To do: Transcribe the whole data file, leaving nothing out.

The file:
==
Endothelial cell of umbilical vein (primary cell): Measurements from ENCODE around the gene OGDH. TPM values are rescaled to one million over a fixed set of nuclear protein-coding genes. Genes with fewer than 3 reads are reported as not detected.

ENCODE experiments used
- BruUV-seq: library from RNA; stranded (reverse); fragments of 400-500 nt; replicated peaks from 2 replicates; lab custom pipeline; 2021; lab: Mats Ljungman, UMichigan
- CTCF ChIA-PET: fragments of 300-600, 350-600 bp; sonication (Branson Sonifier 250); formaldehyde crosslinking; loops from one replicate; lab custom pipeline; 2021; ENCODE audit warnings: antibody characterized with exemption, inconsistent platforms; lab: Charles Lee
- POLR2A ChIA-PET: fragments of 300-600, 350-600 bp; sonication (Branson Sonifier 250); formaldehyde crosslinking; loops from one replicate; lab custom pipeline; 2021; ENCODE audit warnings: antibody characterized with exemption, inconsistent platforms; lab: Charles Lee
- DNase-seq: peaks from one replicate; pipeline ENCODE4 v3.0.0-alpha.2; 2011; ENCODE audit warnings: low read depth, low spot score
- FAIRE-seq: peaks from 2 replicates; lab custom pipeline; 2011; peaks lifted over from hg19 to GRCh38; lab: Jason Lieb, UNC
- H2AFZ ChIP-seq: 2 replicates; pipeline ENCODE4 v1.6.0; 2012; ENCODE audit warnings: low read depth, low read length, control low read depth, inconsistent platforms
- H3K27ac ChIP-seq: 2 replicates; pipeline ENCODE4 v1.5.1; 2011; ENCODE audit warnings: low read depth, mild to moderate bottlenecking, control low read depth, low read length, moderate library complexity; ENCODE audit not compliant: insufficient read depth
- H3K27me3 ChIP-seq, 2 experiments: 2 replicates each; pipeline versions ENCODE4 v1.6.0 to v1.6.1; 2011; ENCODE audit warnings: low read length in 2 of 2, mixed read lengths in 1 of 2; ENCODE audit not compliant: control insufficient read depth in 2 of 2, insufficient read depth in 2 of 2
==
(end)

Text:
Endothelial cell of umbilical vein (primary cell): Measurements from ENCODE around the gene OGDH. TPM values are rescaled to one million over a fixed set of nuclear protein-coding genes. Genes with fewer than 3 reads are reported as not detected.

ENCODE experiments used
- BruUV-seq: library from RNA; stranded (reverse); fragments of 400-500 nt; replicated peaks from 2 replicates; lab custom pipeline; 2021; lab: Mats Ljungman, UMichigan
- CTCF ChIA-PET: fragments of 300-600, 350-600 bp; sonication (Branson Sonifier 250); formaldehyde crosslinking; loops from one replicate; lab custom pipeline; 2021; ENCODE audit warnings: antibody characterized with exemption, inconsistent platforms; lab: Charles Lee
- POLR2A ChIA-PET: fragments of 300-600, 350-600 bp; sonication (Branson Sonifier 250); formaldehyde crosslinking; loops from one replicate; lab custom pipeline; 2021; ENCODE audit warnings: antibody characterized with exemption, inconsistent platforms; lab: Charles Lee
- DNase-seq: peaks from one replicate; pipeline ENCODE4 v3.0.0-alpha.2; 2011; ENCODE audit warnings: low read depth, low spot score
- FAIRE-seq: peaks from 2 replicates; lab custom pipeline; 2011; peaks lifted over from hg19 to GRCh38; lab: Jason Lieb, UNC
- H2AFZ ChIP-seq: 2 replicates; pipeline ENCODE4 v1.6.0; 2012; ENCODE audit warnings: low read depth, low read length, control low read depth, inconsistent platforms
- H3K27ac ChIP-seq: 2 replicates; pipeline ENCODE4 v1.5.1; 2011; ENCODE audit warnings: low read depth, mild to moderate bottlenecking, control low read depth, low read length, moderate library complexity; ENCODE audit not compliant: insufficient read depth
- H3K27me3 ChIP-seq, 2 experiments: 2 replicates each; pipeline versions ENCODE4 v1.6.0 to v1.6.1; 2011; ENCODE audit warnings: low read length in 2 of 2, mixed read lengths in 1 of 2; ENCODE audit not compliant: control insufficient read depth in 2 of 2, insufficient read depth in 2 of 2